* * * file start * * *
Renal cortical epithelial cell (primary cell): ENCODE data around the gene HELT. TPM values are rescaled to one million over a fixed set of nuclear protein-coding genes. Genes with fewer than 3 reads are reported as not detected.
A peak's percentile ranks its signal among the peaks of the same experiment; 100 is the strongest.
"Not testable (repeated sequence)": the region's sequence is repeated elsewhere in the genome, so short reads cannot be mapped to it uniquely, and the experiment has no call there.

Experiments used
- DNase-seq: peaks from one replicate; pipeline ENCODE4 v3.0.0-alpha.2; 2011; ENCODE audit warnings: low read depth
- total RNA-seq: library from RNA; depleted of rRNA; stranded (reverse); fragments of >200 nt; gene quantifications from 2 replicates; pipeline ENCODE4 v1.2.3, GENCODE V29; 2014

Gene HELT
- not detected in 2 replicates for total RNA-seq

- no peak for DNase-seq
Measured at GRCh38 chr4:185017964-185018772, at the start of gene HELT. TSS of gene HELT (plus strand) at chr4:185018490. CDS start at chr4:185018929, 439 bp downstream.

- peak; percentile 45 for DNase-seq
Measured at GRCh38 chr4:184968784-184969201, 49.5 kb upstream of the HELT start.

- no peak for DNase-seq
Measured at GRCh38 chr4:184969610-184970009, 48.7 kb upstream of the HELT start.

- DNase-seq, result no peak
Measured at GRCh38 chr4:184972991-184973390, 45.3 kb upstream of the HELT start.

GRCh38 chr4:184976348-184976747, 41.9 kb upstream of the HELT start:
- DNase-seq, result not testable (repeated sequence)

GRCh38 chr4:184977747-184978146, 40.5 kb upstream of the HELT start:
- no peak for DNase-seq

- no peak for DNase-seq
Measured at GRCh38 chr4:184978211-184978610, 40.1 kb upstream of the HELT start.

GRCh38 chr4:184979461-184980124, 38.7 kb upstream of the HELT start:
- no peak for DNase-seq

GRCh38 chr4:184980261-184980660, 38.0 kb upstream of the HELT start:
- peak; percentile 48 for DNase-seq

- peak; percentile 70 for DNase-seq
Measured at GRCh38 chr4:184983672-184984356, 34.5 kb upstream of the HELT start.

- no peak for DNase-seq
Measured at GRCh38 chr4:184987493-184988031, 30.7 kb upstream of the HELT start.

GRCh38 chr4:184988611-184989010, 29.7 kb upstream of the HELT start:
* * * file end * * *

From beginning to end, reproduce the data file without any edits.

Renal cortical epithelial cell (primary cell): ENCODE data around the gene HELT. TPM values are rescaled to one million over a fixed set of nuclear protein-coding genes. Genes with fewer than 3 reads are reported as not detected.
A peak's percentile ranks its signal among the peaks of the same experiment; 100 is the strongest.
"Not testable (repeated sequence)": the region's sequence is repeated elsewhere in the genome, so short reads cannot be mapped to it uniquely, and the experiment has no call there.

Experiments used
- DNase-seq: peaks from one replicate; pipeline ENCODE4 v3.0.0-alpha.2; 2011; ENCODE audit warnings: low read depth
- total RNA-seq: library from RNA; depleted of rRNA; stranded (reverse); fragments of >200 nt; gene quantifications from 2 replicates; pipeline ENCODE4 v1.2.3, GENCODE V29; 2014

Gene HELT
- not detected in 2 replicates for total RNA-seq

- no peak for DNase-seq
Measured at GRCh38 chr4:185017964-185018772, at the start of gene HELT. TSS of gene HELT (plus strand) at chr4:185018490. CDS start at chr4:185018929, 439 bp downstream.

- peak; percentile 45 for DNase-seq
Measured at GRCh38 chr4:184968784-184969201, 49.5 kb upstream of the HELT start.

- no peak for DNase-seq
Measured at GRCh38 chr4:184969610-184970009, 48.7 kb upstream of the HELT start.

- DNase-seq, result no peak
Measured at GRCh38 chr4:184972991-184973390, 45.3 kb upstream of the HELT start.

GRCh38 chr4:184976348-184976747, 41.9 kb upstream of the HELT start:
- DNase-seq, result not testable (repeated sequence)

GRCh38 chr4:184977747-184978146, 40.5 kb upstream of the HELT start:
- no peak for DNase-seq

- no peak for DNase-seq
Measured at GRCh38 chr4:184978211-184978610, 40.1 kb upstream of the HELT start.

GRCh38 chr4:184979461-184980124, 38.7 kb upstream of the HELT start:
- no peak for DNase-seq

GRCh38 chr4:184980261-184980660, 38.0 kb upstream of the HELT start:
- peak; percentile 48 for DNase-seq

- peak; percentile 70 for DNase-seq
Measured at GRCh38 chr4:184983672-184984356, 34.5 kb upstream of the HELT start.

- no peak for DNase-seq
Measured at GRCh38 chr4:184987493-184988031, 30.7 kb upstream of the HELT start.

GRCh38 chr4:184988611-184989010, 29.7 kb upstream of the HELT start: